Targeted E-Health HIV Intervention Reduces STIs and Sexual Risk Behaviors
New study shows promising results for the Keep It Up! intervention
• Science Update
The U.S. National HIV/AIDS Strategy calls for reductions in new HIV infections by the year 2020, particularly among young men who have sex with men (YMSM). Although electronically delivered health services have been found to be an effective way to deliver HIV prevention information, very few interventions target YMSM. But findings from a new study suggest an electronically delivered HIV prevention intervention may be effective in reducing sexually transmitted infections (STIs) and sexual risk behaviors in this group.
Developing programs that target YMSM is especially important, as HIV incidence is high in this group and diagnoses have been increasing. “We will not reach the goals of the National AIDS Strategy to significantly reduce new infections in the United States without new innovative approaches to help YMSM reduce their risk for HIV,” said study lead author Brian Mustanski, Ph.D., of the Northwestern University Feinberg School of Medicine.
The Keep It Up! 2.0 (KIU!) eHealth intervention program consists of seven modules that use videos, interactive animation, and games to increase participant’s knowledge related to HIV prevention and to motivate them to engage in HIV preventative behaviors. It is tailored to racially and ethnically diverse English speaking YMSM.
In this study, funded by the National Institute of Mental Health and the National Institute on Drug Abuse, the researchers tested the effectiveness of KIU! at three sites in the U.S.: Atlanta, Ga.; Chicago, Ill.; and, New York, N.Y. The yearlong double-blind, randomized control trial compared KIU! to a control intervention, which was geared toward a general audience and provided HIV/STI transmission and prevention information using static images and text. Participants completed the interventions (either the KIU! or the control intervention) at the beginning of the study. Participants who were receiving the KIU! intervention then received “booster” information on topics, such as the importance of HIV testing and HIV prevention in romantic relationships, 3 and 6 months later.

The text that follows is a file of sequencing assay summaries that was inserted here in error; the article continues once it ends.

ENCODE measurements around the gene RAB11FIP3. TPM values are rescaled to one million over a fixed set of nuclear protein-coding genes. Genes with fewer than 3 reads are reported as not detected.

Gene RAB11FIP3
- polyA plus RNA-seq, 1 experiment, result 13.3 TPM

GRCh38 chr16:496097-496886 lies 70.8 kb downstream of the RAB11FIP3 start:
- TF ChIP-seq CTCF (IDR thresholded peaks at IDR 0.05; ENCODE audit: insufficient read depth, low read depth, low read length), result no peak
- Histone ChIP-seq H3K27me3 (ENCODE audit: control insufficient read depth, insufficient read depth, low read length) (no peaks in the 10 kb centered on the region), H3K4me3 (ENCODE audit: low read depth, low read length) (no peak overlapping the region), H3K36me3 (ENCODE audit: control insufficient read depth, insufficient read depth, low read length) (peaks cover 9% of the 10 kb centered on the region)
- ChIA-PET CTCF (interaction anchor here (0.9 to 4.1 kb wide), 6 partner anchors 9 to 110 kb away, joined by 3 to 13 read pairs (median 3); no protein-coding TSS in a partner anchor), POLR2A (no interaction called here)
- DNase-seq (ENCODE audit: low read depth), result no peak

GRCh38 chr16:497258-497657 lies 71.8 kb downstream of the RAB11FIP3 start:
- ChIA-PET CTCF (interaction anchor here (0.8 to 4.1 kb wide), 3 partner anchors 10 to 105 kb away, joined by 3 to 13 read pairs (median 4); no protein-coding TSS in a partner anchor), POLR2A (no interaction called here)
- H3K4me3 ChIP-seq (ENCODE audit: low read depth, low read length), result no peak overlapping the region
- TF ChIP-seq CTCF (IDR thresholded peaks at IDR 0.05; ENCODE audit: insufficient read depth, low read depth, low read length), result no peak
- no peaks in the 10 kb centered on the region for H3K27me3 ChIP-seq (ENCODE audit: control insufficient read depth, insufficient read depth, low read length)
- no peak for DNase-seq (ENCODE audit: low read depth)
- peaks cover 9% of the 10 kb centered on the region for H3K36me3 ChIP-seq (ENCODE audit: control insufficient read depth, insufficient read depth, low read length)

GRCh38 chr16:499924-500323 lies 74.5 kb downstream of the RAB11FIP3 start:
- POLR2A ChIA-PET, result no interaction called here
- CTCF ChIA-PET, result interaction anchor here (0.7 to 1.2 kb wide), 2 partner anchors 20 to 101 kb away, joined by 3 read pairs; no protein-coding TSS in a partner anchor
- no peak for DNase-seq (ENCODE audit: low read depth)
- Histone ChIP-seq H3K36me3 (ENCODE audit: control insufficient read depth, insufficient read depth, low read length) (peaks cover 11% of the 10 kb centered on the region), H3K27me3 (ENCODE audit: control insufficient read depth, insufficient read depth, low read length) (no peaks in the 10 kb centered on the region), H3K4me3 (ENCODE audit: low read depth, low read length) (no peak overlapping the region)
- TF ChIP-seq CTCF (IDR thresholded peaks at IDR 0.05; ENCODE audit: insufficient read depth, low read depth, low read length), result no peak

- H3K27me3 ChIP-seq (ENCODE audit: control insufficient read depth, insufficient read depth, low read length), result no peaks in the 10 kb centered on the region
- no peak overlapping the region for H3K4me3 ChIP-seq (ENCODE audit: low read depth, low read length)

Participants were tested for STIs at the beginning of the study and again 12 months after completing their assigned intervention. Participants also reported any engagement in sexual risk behaviors and other health-related behaviors at the beginning of the study and at 3, 6, and 12 months following completion of the intervention.
STI incidence was found to be 40 percent lower in the KIU! group compared with the control group at the 12-month timepoint. The KIU! intervention also led to a small but significant reduction in reported sexual risk behaviors compared with the control intervention at the 12-month timepoint. The researchers found similar results when the data were broken down by age, enrollment location, race and ethnicity, and sexual orientation.
The KIU! intervention represents a potentially cost-effective way to deliver behavioral prevention to an at-risk group. The consistency of the results across demographic factors suggests that the intervention is effective and generalizable within the target group.
“Through dialogue with community organizations and health departments, we sought to create a program that could be integrated with HIV testing in a way that builds on existing public health practice,” said Dr. Mustanski. “As a next step, we are hoping to study dissemination and implementation strategies that help this highly effective program reach as many YMSM as possible.”
To learn more about this study and see a video, view the Northwestern University website.
Mustanski, B., Parsons, J. T., Sullivan, P., Madkins, K., Rosenberg, E., & Swann, G. (in press). Biomedical and behavioral outcomes of Keep It Up!: An eHealth HIV prevention program RCT. American Journal of Preventive Medicine.